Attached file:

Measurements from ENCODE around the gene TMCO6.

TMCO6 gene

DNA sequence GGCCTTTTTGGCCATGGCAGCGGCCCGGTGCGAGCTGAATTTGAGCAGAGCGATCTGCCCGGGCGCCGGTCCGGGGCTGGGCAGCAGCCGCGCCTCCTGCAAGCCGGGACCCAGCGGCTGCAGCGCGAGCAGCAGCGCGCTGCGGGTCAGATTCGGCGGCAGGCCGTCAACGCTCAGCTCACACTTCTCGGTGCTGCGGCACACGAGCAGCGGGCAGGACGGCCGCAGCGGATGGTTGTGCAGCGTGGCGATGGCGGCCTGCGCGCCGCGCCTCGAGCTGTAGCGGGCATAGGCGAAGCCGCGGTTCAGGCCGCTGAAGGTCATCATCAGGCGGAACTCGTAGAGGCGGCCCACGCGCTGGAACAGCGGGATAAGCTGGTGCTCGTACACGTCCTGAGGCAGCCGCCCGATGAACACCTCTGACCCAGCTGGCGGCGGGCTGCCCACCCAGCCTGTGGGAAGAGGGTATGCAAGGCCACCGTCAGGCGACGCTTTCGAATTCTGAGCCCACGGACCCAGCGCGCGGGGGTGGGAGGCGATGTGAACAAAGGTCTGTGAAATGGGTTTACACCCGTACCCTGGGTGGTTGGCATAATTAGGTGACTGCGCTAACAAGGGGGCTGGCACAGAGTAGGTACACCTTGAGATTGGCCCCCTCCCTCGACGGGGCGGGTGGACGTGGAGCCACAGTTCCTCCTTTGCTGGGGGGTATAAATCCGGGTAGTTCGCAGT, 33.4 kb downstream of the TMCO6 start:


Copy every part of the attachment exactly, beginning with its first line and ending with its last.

Measurements from ENCODE around the gene TMCO6.

TMCO6 gene

DNA sequence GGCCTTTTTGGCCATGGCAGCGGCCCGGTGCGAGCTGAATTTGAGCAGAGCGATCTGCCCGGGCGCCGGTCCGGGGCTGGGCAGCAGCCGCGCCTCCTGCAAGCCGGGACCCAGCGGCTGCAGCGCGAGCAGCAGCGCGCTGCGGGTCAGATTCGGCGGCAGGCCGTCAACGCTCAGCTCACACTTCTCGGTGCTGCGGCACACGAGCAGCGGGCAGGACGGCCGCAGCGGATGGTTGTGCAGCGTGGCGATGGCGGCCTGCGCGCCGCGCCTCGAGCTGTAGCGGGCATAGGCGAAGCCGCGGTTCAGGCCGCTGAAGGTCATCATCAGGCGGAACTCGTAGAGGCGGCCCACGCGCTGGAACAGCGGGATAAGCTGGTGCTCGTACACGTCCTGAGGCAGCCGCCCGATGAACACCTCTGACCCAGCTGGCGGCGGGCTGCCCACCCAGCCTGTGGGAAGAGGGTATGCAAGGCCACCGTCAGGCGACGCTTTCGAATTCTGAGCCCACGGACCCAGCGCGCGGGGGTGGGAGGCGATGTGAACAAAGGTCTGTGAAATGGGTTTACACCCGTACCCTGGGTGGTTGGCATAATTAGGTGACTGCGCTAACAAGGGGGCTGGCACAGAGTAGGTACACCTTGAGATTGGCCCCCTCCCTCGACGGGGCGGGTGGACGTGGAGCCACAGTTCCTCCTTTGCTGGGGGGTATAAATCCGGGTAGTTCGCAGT, 33.4 kb downstream of the TMCO6 start: